New technologies for improved on-line quality control of different types of pasta


Use of Chia seeds flour for gluten-free pasta.

Salvia hispanica L., commonly known as Chia, is an annual herbaceous plant belonging to the family of Lamiaceae. It is an oilseed native to central and southern Mexico and Guatemala, and now commonly spread in other countries. The expansion of this cultivation and the marketing of products which include Chia seeds are in rapid growth throughout the world, thanks to numerous research studies which show its nutritional benefits.

Chia seeds are in fact the vegetable source with the highest concentration of polyunsaturated omega-3 fatty acids (PUFA). The oil contains α-linolenic acid in concentrations (up to 68%) higher than those of flax seed, rapeseed oil and soybean oil. The consumption of PUFA offers already known health benefits, but Chia seeds are also a rich source of proteins, soluble fiber and antioxidants with interesting nutritional and health benefits.

A recent study conducted by a group of Italian researchers (Messia et al., 2017), in order to improve the nutritional quality of gluten free food, the possibility of introducing Chia seeds flour in the preparation of gluten-free pasta was evaluated. Chia flour and  the final product were submitted to tests on  chemical-nutritional composition, total starch, gelatinized starch and resistant.

Moreover, the pasta was submitted to cooking quality and accelerated shelf-life testing. In summary, the results confirm the possibility of using Chia for gluten-free pasta, providing a product with improved nutritional characteristics together with optimized cooking quality and stability to oxidation.

Development of methods for the on-line quality control of raw materials during the production of pasta.

According to Italian regulations, in the production of pasta, the maximum level of contamination of durum wheat (DW) with common wheat (CW) is equal to 3%. It is therefore essential for the industry to have reliable methods that can detect and quantify such contamination directly in line. In this respect, a recent study conducted by a group of international researchers (Vermeulen et al., 2018), proposed the use of a hyperspectral imaging method in the near infrared (NIR) in order to capture images in a wavelength range between 1100 and 2400 nm.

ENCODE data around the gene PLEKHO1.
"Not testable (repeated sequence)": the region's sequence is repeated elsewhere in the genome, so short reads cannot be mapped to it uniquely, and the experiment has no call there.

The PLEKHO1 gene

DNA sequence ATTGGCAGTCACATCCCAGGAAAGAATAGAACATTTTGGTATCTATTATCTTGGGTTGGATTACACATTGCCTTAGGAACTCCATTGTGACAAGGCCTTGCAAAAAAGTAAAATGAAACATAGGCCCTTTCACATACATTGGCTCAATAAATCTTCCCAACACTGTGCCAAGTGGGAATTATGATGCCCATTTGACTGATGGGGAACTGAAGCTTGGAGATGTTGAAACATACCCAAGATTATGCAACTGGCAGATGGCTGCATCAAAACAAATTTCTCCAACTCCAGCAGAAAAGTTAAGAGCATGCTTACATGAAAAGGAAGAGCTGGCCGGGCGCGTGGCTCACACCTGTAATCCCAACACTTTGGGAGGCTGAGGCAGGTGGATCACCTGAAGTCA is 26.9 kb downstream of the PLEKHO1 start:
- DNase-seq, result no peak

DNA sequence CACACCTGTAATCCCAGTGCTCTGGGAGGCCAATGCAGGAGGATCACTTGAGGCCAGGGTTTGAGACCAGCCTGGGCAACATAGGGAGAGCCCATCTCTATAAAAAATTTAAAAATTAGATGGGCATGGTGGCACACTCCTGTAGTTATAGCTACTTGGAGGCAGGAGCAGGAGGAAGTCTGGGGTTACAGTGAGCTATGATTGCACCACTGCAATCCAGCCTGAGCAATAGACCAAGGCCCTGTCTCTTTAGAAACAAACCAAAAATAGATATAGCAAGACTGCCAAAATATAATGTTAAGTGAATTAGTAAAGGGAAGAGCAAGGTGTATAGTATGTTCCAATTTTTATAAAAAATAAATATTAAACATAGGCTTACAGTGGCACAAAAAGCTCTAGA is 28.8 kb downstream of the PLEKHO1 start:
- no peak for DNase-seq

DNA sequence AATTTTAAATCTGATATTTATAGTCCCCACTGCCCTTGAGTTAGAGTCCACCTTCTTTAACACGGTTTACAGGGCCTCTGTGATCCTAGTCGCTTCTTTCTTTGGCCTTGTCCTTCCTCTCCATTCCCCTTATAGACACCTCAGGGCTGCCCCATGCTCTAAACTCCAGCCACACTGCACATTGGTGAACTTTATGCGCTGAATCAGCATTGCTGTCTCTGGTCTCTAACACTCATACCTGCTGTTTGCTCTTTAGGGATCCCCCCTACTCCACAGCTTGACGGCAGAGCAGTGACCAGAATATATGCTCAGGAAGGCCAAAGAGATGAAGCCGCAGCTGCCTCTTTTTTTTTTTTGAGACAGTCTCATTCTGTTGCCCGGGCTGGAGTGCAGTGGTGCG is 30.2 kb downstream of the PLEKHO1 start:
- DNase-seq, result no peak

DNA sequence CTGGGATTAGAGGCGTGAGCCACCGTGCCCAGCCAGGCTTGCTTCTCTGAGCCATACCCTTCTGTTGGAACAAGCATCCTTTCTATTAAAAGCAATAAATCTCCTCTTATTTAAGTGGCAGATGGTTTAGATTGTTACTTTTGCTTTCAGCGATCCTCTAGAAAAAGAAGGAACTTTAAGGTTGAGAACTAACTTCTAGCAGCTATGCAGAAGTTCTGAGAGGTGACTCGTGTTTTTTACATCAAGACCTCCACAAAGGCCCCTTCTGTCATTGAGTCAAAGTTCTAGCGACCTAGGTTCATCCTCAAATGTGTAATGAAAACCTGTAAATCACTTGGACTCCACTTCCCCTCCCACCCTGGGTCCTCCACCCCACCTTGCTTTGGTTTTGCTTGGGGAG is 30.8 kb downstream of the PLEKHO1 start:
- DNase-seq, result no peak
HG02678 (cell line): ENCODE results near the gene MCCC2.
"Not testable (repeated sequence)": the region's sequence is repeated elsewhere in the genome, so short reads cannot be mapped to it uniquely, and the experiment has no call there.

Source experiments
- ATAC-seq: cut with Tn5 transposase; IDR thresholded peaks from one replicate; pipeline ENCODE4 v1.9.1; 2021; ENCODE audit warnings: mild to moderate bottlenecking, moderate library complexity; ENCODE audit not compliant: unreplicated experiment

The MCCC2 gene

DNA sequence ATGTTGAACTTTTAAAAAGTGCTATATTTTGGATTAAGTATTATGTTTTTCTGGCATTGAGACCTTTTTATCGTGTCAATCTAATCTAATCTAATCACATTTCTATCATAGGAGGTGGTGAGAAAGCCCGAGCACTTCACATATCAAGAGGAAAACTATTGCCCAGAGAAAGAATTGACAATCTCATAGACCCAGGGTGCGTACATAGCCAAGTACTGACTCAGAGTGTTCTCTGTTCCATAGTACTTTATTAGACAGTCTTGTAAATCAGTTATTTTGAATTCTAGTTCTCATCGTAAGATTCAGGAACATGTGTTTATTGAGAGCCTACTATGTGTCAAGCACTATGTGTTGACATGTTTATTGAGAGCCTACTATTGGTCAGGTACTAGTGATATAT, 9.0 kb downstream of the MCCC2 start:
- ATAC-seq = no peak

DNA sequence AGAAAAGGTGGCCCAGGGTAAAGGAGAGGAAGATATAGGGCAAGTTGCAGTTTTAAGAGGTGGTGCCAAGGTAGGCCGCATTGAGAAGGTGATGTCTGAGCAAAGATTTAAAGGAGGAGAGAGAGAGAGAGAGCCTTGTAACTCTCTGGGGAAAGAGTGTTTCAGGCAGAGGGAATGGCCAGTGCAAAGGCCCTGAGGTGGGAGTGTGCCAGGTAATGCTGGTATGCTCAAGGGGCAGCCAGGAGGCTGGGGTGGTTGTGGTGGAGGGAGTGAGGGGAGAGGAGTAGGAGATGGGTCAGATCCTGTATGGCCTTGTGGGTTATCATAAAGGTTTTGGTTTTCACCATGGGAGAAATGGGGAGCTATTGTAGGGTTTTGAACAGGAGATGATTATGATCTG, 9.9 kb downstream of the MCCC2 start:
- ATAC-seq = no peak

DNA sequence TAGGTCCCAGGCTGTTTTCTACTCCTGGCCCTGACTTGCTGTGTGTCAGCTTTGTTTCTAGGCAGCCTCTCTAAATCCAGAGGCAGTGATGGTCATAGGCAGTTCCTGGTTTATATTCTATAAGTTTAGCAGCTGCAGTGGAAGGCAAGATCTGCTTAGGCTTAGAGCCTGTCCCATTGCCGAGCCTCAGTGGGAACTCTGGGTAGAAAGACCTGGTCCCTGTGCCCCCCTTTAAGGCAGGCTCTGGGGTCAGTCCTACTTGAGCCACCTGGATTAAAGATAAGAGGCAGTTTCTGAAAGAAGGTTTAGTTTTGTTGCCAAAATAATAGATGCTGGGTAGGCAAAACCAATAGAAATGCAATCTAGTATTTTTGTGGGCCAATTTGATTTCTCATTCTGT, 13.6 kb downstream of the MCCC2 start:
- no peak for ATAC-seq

For the experiment 77 samples of DW and 180 of CW were used. In order to discriminate the two types of raw materials, four different approaches were used based on morphological criteria, profiles of NIR spectra, protein content and the vitreous grains/non-vitreous grains ratio. The classification models were then constructed with the Partial Least Squares Analysis.

The results demonstrate that, through combined approaches based on morphology criteria and the NIR spectra profiles, it is possible to determine the contamination in the samples with an accuracy of 99%. In conclusion, the authors argue that the study confirms the potential of NIR technology in providing, with a single measurement, the information necessary for the purpose of discriminating the DW from CW.

However, further investigations are necessary to test the reliability of the system on an industrial scale, through classification tests of raw materials directly in line.

References: M.C. Messia et al., 11° Convegno AISTEC, Roma, 22-24 Novembre 2017, 122; Vermeulen et al., Journal of Cereal Science, 84, 2018, 74–82


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